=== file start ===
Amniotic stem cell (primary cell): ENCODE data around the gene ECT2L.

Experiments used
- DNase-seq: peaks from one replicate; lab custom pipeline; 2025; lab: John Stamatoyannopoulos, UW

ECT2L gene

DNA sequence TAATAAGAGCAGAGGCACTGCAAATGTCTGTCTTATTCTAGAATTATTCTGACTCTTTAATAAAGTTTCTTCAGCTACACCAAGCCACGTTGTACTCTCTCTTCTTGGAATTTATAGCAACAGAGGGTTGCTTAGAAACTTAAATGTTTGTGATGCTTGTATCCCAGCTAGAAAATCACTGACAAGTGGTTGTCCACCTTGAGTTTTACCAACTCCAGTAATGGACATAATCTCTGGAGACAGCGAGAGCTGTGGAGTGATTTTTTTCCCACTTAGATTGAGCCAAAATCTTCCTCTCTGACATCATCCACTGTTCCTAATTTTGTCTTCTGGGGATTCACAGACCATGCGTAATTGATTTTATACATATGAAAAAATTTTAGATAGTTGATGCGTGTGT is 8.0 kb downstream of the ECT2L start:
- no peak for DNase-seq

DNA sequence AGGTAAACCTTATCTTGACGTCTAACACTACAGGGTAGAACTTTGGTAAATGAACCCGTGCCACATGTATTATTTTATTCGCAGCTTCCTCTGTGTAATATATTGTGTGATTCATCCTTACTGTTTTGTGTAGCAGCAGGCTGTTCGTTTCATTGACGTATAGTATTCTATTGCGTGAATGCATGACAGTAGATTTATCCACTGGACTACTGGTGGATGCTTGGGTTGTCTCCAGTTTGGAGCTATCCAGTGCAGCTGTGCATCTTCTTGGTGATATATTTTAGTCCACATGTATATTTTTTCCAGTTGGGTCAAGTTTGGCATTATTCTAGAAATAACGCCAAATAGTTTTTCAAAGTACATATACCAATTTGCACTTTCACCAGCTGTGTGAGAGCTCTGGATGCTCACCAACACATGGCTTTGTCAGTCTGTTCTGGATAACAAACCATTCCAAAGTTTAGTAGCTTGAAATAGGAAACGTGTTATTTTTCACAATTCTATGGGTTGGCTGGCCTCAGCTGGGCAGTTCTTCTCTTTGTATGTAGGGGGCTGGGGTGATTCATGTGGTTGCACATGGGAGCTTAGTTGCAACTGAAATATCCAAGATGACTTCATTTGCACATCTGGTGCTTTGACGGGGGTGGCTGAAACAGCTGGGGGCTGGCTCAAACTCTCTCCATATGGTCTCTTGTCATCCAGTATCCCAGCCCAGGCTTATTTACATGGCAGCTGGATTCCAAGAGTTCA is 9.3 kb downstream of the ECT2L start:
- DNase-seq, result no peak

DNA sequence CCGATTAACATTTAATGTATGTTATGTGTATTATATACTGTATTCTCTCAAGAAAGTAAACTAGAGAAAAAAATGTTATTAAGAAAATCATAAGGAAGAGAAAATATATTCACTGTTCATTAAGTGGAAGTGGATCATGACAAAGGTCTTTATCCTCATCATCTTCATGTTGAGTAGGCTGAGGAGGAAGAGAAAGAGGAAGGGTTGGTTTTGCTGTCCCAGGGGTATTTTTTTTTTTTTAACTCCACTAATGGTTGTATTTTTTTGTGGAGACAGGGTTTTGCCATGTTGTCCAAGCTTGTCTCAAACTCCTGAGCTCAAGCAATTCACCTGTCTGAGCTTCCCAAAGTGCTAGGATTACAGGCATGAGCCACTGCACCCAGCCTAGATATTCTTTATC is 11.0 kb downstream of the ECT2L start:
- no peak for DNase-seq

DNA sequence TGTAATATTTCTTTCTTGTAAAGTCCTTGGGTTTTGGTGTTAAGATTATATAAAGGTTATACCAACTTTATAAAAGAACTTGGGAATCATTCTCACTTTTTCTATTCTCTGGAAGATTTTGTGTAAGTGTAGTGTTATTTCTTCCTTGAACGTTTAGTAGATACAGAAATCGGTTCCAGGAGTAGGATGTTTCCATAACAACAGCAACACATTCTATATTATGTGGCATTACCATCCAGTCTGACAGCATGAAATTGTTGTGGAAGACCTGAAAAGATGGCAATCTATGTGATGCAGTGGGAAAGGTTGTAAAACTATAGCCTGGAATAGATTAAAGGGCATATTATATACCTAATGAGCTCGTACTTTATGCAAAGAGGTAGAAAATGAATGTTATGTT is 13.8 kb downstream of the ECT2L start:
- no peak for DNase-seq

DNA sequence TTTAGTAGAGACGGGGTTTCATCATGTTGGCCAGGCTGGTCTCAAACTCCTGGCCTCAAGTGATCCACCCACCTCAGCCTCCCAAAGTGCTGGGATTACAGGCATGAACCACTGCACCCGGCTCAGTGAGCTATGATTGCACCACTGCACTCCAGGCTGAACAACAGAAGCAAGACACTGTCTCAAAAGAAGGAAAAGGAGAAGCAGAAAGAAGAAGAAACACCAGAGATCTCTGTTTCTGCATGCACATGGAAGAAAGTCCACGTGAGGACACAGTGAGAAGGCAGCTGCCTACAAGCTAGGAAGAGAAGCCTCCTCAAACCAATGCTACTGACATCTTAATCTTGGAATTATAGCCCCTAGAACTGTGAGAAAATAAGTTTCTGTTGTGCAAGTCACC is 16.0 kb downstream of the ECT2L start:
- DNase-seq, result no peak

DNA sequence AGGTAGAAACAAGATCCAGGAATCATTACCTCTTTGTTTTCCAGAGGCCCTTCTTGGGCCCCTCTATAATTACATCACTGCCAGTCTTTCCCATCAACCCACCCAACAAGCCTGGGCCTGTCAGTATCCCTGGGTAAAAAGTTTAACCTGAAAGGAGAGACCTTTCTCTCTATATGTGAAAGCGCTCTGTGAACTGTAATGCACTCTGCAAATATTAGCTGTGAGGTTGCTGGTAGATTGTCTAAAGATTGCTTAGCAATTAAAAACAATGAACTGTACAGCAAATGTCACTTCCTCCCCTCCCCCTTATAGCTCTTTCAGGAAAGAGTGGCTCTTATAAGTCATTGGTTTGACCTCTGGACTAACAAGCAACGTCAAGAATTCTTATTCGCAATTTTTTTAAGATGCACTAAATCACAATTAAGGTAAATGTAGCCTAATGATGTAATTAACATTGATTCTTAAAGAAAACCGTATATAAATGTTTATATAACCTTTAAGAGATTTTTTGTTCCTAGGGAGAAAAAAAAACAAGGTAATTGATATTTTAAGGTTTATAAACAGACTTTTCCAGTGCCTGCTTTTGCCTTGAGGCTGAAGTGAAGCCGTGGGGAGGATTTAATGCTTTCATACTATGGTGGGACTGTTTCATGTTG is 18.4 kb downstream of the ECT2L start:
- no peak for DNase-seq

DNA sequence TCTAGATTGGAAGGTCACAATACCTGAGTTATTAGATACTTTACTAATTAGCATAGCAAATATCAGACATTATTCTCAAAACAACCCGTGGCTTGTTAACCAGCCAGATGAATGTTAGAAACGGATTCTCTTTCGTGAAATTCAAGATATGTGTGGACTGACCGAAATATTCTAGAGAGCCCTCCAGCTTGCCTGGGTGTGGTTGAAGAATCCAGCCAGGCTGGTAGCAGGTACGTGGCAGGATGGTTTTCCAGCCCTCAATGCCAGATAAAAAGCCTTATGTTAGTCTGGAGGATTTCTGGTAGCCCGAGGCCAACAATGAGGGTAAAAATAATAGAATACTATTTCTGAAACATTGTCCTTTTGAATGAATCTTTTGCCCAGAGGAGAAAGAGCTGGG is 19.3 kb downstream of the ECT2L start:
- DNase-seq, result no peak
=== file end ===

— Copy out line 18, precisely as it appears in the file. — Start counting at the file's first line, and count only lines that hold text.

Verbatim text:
- DNase-seq, result no peak